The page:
WASSCE results: A need for sober conversation, reflection, and action

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By Lamin Drammeh

The greatest asset of any nation is its children, and so their education must be held in the utmost of public trust and accountability. Our leaders must treat education as an indispensable resource, the primary instrument ensuring the growth and development of our people and country. The West African Senior School Certificate Examination (WASSCE) results combined with the Gambia Basic Education Certification Examination (GABECE) performances reveal a nation in a profound education crisis, which needs a dramatic and immediate course- correction, without which The Gambia will suffer irreparable loss. Shall we stand aside and witness the dreams of thousands of innocent children crash upon the rocks of systemic failure? Gambian education is at an inflection point and our leaders must act before it is too late. 

It is my hope that our leaders, when discussing the WASSCE results and the need for a system reform, will ask themselves the very questions I present here today. Is quality education a strategic national security priority? How will The Gambia develop its human capital in the wake of such massive WASSCE failure rates? How might The Gambia re-imagine its basic education system? How effective have our education boards and school leaders been in delivering quality education/instruction to our children? How do we move our country beyond a global pandemic that has created an international deficit in the knowledge base of our children?

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Four months ago, the Permanent Secretary of the Ministry of Basic and Secondary Education (MoBSE), Louis Moses Mendy, outlined a reform agenda of the mid- policy review, competence-based curriculum, hiring more teachers, building more schools and classrooms, ending the double-shift system, and strategic budgeting enterprise. Though this is a welcome move seemingly in the right direction, these measures are woefully insufficient for a nation in education crisis.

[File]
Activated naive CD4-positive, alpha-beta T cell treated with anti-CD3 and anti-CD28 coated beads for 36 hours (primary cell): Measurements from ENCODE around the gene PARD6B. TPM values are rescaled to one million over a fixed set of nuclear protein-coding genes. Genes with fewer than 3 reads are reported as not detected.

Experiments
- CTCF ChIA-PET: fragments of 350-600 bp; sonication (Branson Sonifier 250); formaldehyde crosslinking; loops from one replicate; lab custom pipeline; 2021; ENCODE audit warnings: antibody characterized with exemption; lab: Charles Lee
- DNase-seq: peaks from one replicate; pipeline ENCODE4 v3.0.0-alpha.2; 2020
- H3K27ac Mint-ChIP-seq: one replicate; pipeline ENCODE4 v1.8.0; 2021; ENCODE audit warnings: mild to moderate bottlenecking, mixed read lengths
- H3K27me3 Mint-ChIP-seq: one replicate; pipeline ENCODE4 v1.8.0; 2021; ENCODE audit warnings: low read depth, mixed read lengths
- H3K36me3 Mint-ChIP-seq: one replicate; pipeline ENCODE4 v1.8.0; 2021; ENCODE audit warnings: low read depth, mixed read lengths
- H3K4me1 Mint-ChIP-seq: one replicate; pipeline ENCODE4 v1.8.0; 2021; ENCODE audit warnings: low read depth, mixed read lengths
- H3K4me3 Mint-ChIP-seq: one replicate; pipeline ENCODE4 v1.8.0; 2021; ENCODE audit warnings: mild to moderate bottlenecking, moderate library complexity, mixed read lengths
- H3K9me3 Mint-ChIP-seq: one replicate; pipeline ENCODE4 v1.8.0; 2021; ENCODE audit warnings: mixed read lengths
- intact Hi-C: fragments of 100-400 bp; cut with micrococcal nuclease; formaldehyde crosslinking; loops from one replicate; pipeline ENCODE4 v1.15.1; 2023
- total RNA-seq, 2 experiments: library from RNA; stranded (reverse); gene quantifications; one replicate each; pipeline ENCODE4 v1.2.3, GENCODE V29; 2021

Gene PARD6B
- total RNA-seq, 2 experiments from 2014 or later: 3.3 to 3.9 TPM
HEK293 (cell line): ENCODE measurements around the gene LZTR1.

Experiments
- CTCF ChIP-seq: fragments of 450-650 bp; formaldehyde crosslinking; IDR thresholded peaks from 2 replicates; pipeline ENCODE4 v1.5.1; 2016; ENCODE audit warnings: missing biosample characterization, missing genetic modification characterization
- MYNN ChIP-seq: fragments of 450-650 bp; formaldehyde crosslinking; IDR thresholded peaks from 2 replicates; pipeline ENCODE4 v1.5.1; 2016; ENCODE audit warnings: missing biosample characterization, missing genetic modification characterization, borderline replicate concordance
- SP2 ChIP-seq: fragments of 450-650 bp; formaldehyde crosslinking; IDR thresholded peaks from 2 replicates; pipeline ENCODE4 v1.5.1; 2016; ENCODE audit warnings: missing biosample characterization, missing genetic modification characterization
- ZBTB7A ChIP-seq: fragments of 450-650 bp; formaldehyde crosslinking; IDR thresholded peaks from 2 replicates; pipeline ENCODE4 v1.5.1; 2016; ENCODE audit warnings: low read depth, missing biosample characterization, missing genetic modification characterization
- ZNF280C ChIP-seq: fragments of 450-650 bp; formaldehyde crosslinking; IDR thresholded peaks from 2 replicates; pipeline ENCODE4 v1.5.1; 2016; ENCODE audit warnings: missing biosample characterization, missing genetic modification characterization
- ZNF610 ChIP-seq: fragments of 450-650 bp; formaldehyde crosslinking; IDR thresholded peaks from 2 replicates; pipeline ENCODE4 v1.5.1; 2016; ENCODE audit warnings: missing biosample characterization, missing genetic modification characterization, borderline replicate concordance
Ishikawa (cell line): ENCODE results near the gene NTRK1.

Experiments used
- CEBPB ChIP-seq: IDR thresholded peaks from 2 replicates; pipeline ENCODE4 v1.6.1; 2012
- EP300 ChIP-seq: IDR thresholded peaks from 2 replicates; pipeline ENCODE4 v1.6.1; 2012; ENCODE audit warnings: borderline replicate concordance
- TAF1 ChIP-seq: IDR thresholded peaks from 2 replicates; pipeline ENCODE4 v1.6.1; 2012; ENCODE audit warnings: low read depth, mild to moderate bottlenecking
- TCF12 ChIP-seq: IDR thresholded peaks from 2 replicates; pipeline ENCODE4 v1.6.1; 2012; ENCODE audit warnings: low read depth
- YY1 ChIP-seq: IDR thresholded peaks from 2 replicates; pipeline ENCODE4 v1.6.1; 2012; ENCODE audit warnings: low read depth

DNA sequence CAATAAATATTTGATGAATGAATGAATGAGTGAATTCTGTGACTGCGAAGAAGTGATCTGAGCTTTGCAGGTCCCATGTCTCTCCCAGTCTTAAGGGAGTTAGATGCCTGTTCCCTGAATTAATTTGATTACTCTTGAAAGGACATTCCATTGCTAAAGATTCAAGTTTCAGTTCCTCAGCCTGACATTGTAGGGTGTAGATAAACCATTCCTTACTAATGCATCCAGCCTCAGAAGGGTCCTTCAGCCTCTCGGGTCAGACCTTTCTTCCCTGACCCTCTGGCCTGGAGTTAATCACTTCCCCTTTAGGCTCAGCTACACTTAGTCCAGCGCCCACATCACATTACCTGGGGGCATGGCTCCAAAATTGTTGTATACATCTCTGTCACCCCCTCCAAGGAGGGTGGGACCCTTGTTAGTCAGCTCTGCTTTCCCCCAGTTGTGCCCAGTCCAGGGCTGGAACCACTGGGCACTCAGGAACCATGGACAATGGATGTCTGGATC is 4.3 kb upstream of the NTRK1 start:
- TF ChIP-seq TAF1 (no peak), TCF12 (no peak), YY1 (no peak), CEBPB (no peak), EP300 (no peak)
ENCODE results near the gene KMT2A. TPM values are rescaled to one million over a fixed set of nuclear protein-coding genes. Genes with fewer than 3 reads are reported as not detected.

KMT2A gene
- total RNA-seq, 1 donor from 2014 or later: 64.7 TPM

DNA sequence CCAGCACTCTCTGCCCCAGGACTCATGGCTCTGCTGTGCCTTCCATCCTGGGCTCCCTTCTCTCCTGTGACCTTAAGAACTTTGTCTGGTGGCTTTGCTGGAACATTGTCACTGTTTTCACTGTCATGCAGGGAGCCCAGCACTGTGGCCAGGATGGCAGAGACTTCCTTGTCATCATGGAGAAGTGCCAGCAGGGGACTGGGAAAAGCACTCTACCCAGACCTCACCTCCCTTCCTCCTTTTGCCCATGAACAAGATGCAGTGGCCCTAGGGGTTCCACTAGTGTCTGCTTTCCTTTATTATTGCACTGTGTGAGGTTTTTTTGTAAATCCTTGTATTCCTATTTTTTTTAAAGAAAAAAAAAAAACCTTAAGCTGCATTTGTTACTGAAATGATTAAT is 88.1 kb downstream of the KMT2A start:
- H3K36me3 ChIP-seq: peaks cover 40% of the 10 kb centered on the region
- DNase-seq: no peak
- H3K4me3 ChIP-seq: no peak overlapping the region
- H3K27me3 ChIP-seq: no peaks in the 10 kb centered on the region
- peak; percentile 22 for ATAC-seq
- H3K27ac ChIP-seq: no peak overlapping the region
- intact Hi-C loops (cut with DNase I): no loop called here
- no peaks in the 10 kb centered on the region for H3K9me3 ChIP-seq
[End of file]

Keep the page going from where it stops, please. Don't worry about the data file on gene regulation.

Current data show that more than 50 percent of our youth are roaming the streets without pathways to post-secondary education and gainful employability skills. Our secondary schools pass less than thirty percent of their students and fail fifty percent of each year’s graduating class. It is the collective responsibility of all Gambians to fix this crisis and I call upon PS Mendy and other leaders to steer the education ship towards quality, relevance, and excellence. 

Four years ago, I outlined in my 14 September 2018, Op-Ed entitled “National Education Must Be Given Higher Priority” a comprehensive roadmap for systemic basic education reform and the establishment of quality and sustained academic excellence. 

We must listen to the cries of our distressed parents who are grappling with the bleak reality of their children failing WASSCE and without workforce skills for gainful employment. We must listen to the complaints of our dedicated teachers and administrators who are doing everything possible to ensure their pupils succeed. We must listen to the needs and demands of the students, too many of whom are disadvantaged by lack of resources, infrastructure, and language. We must certainly listen to our visionary educationists who are committed to designing programmes, courses, and career pathways that will provide students with a holistic education and workforce preparation for the 21st century knowledge economy. 

We must change the trajectory of thousands of students who would otherwise be branded school dropouts and national failures and inspire them to become university students and skilled mechanics, welders, plumbers, culinary chefs, electricians, and other specialized trade workers.

Fixing our education crisis will require a focused and determined resolve. Simply blaming COVID-19 for poor examination results only trivializes the significant challenge our leaders must address.